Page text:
While our findings of significant differences in chemotherapy receipt by ‘good’ vs. ‘poor’ PS add face validity to the accuracy of the PS score abstracted from the medical record, the fact that 42% of patients with medical record documented ‘poor’ PS received chemotherapy in the year following diagnosis highlights the importance of attempts such as ours to make documented PS or PS proxies more readily available to those who monitor and study cancer care quality and outcomes. At the time of this study, national clinical practice guidelines for patients with non-small cell lung cancer unequivocally recommended chemotherapy for patients with PS 0 or 1. 1,3
These guidelines suggested that chemotherapy might “possibly” be of benefit in patients with PS 2, noting that those patients had been excluded from clinical trials. This was in line with expert opinions of the time21
. More recent data have shown survival and quality of life benefits for PS 2 patients, although less than with ‘good’ PS, and the most recent ASCO guidelines are more supportive of chemotherapy treatment for patients with PS 2.22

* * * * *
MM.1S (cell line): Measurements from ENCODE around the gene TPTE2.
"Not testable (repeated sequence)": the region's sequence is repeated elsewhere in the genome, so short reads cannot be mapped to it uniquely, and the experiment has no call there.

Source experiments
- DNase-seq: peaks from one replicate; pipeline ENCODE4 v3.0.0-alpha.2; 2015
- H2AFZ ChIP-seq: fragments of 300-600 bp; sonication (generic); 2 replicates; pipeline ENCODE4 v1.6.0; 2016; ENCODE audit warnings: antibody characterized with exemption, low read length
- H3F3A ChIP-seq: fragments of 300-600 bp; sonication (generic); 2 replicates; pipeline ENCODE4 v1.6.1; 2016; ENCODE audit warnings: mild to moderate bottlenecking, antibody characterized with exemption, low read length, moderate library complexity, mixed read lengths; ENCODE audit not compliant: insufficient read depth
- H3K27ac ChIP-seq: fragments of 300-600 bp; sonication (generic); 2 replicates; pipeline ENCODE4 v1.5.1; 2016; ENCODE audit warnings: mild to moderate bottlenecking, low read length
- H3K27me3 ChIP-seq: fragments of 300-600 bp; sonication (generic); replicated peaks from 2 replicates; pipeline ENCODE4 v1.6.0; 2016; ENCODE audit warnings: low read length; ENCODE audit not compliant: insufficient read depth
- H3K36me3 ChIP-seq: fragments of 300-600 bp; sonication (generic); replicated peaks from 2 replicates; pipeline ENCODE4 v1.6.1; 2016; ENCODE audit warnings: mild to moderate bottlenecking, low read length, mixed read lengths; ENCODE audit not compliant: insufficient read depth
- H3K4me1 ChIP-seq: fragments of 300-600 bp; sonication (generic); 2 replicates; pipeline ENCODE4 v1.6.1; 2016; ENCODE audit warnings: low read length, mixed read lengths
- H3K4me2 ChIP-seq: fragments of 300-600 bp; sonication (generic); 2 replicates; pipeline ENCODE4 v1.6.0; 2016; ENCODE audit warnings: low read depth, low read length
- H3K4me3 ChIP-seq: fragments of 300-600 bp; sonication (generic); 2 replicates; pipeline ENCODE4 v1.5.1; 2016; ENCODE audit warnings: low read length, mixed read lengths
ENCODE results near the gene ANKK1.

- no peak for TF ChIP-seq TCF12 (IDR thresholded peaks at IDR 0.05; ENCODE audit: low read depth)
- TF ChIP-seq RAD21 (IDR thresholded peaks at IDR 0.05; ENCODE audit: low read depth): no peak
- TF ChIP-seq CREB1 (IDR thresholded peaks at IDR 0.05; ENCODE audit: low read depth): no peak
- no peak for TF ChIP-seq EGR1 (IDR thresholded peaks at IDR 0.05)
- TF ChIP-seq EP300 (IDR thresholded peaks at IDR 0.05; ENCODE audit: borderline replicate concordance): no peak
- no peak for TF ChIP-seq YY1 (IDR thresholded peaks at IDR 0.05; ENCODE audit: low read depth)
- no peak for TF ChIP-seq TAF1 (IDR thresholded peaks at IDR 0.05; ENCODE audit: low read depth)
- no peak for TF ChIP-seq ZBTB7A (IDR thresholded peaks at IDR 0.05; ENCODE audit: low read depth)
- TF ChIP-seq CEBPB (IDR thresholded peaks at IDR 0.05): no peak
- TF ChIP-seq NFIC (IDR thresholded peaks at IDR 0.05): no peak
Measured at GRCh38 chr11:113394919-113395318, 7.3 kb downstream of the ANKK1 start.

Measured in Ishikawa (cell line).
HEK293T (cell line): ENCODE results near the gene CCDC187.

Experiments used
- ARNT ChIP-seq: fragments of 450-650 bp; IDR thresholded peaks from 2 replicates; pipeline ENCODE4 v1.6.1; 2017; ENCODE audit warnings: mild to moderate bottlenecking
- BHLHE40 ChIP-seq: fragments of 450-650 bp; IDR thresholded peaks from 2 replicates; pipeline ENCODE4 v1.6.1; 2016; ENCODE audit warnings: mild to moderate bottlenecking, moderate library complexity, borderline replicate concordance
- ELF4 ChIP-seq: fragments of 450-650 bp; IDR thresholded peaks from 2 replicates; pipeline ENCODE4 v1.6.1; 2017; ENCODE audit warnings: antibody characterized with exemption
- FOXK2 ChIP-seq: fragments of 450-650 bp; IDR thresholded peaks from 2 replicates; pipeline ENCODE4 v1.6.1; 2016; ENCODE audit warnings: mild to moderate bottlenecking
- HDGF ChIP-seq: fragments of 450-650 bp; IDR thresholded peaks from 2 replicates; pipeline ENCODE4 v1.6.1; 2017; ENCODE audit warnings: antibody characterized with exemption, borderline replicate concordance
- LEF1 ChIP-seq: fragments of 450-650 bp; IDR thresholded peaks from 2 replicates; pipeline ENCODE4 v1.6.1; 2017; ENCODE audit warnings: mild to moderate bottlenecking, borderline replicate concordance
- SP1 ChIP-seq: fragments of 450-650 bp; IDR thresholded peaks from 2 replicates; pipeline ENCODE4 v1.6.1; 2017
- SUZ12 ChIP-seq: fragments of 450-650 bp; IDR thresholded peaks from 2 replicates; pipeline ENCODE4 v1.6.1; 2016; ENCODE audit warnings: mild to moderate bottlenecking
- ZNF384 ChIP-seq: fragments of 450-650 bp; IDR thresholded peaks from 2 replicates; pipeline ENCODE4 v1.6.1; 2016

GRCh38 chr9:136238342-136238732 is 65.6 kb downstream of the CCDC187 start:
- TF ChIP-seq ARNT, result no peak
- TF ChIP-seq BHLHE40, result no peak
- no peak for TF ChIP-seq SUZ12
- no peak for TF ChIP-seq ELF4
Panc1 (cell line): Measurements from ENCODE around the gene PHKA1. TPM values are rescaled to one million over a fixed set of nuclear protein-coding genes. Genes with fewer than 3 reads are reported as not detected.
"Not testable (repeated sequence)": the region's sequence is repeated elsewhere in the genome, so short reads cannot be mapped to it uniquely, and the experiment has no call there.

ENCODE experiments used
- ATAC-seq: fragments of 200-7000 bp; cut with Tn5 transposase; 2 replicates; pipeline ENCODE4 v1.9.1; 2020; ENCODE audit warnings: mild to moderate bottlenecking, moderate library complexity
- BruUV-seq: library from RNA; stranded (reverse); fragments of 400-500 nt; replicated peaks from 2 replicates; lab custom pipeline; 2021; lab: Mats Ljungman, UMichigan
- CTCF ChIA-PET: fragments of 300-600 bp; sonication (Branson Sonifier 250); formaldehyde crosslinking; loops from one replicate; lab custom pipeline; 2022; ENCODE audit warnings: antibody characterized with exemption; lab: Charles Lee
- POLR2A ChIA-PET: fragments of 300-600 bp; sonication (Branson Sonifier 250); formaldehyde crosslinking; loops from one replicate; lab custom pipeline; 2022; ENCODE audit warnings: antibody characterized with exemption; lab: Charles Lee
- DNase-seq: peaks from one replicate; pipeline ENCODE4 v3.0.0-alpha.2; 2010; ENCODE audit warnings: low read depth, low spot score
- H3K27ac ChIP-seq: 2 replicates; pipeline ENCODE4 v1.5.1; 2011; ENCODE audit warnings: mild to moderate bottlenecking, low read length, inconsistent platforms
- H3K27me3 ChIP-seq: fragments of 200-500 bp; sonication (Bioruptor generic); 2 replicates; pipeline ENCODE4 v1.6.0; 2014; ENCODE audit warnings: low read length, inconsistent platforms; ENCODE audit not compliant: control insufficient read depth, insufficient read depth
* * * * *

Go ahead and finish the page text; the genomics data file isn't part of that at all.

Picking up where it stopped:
Routine lung cancer chemotherapy among patients with PS ≥ 3 continues to not be recommended by any national professional organization. Chemotherapy use in patients with little chance of benefit and more chance of toxicity may delay discussion about prognosis and dying,23,26
which may lead to further poor quality of care such as the inappropriate use of mechanical ventilation or delays in referral to hospice, worse surviving caregiver quality of life, and high end of life care costs.24
Without PS proxies, little can be done to use automated data sources to monitor and measure either the under- or over-use of chemotherapy receipt and its implications on patient and economic outcomes.
Our results should be interpreted in light of the following limitations. First, subjectivity is present in the assignment of PS. Even when assessed by a healthcare professional, PS scales are subjective in nature25
and when estimated by physicians known to be prone to error26
, usually over-estimated.14